Skip to main content
//empty //empty
Coronavirus information
Coronavirus information
The Zero Canada Project provides resources to help you manage your health, your finances and your family life as Canada reopens.
Visit the hub

Bharat Masrani, Group President and Chief Executive Officer of TD Bank Group, outside the bank offices in downtown Toronto, Sept. 3, 2020.

Fred Lum/The Globe and Mail

As Bharat Masrani watches deposits pile up in customer accounts at Toronto-Dominion Bank, he raises a pivotal question: How soon can some of that pent-up spending power be “unleashed” into North American economies?

TD’s chief executive has sounded cautiously optimistic about economic activity of late, pointing to pockets that have started to bounce back. Yet his own bank is tilting toward more pessimistic predictions for a protracted and uneven recovery from the pandemic, and he says the clock is ticking to recapture some of the lost spending that could help propel that rebound.

“The unknown here is, once we get past the pandemic, once the science catches up, a vaccine works, what level of spending might be unleashed on the economy,” Mr. Masrani said in an interview last week. “The longer it goes, the more difficult it becomes.”

Story continues below advertisement

That dynamic is a serious risk for TD, which is more reliant on retail banking than its Canadian peers. Although deposits are up, lower consumer spending has eaten into fees, demand for new loans has slowed, and rock-bottom interest rates have compressed lending margins.

In the latest fiscal quarter, TD’s retail banking profits improved from the previous three months, when the economic lockdowns were most severe. But profits fell 33 per cent in Canada and 48 per cent in the United States, where TD has a network of more than 1,200 branches, compared with earnings from the same period last year.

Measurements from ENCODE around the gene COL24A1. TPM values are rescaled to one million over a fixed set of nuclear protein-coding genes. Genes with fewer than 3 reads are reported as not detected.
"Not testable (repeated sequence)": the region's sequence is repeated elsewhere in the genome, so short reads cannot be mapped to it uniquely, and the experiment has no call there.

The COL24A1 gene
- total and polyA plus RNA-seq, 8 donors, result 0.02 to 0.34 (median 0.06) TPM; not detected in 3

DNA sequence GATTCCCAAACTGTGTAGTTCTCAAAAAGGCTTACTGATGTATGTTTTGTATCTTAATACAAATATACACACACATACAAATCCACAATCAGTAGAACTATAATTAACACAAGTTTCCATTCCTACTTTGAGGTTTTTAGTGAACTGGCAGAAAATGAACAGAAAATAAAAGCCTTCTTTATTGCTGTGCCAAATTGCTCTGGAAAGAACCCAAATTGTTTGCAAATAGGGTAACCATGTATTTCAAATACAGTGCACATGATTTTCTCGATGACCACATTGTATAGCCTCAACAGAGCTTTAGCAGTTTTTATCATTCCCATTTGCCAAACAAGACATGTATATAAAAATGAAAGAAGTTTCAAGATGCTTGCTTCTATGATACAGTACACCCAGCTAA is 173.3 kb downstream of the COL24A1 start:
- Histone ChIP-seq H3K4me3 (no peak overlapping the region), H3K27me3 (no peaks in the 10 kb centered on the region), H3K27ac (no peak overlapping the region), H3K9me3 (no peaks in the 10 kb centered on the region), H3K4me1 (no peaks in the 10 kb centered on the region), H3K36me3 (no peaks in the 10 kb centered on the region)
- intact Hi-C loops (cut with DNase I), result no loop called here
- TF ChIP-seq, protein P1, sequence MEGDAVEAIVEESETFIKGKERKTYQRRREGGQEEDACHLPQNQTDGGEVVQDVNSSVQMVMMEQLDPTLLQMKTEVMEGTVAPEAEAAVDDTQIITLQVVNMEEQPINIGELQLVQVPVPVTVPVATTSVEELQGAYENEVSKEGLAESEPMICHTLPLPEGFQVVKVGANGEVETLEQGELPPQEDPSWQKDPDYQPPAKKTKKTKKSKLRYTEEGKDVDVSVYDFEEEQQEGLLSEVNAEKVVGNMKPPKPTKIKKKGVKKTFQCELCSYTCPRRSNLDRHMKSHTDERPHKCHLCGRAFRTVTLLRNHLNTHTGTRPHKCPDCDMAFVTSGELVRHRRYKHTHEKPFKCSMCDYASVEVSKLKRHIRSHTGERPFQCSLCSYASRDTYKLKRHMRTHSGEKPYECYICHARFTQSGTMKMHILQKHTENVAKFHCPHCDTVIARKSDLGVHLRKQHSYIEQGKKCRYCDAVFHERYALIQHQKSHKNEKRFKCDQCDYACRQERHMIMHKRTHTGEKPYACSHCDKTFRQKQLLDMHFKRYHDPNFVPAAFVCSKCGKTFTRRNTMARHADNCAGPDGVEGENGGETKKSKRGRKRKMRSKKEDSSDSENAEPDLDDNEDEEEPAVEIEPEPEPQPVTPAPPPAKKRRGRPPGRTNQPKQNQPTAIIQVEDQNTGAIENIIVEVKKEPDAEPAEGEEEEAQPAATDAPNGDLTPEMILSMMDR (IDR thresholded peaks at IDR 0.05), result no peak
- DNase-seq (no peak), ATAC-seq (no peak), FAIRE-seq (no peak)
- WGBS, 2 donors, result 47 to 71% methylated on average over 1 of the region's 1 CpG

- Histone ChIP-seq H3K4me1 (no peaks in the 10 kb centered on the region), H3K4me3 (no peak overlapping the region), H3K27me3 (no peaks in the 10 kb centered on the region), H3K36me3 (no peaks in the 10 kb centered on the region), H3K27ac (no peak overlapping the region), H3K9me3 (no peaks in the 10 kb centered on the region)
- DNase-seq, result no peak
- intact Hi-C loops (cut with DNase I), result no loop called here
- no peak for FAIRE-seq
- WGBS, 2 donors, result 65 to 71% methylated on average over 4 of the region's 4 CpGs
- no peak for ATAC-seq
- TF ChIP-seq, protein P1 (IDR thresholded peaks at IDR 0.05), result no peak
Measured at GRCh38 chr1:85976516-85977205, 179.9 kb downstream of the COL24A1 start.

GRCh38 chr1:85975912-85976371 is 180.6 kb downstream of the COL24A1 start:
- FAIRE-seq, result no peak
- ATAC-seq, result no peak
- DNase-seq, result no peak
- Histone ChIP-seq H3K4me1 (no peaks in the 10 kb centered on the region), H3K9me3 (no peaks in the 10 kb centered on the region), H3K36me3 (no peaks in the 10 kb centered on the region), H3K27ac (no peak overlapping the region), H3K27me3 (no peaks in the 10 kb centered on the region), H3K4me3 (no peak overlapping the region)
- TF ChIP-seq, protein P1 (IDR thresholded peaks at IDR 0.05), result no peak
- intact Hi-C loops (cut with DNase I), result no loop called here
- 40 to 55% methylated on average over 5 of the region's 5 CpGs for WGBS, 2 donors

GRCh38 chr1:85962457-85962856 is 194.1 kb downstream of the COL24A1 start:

By contrast, retail deposits at TD were up 18 per cent in Canada and 24 per cent at the bank’s U.S. arm in the last fiscal quarter, and those swelling balances are a symptom of uncertainty about the way forward. As governments released an unprecedented flood of stimulus, spending hundreds of billions of dollars to stave off an economic calamity, customers have stashed away more of their spare cash. A crisis makes some people more keen to save, Mr. Masrani said, but also “there has not been an opportunity to spend.”

The pandemic made it difficult, even dangerous, to do something as simple as browse through a store and buy a shirt, he said. “Multiply that a gazillion times” and a bulge of unrealized economic activity builds, but the key question is how much of it has only been deferred and how much has been lost altogether.

Waves of stimulus “have cushioned the downdraft” on the economy, he said. As Canada and the U.S. have gradually loosened public-health restrictions, many businesses have reopened, some lost jobs have been restored, and cross-border trade has proven resilient despite some disruption to supply chains. In certain places, reopening plans moved too quickly and COVID-19 infections surged again – as happened in Florida, where TD has a large presence. “But generally I’d say the trend has been of reopening,” Mr. Masrani said. “I’ve not seen any jurisdiction actually say: We’re going to go backwards here.”

As relief programs expire, however, consumers who are still unemployed or underemployed may burn through their savings to keep up with household bills and basic needs rather than spending at restaurants, retail stores and tourist destinations – key sectors of economic activity that Mr. Masrani says are most at risk of getting left behind.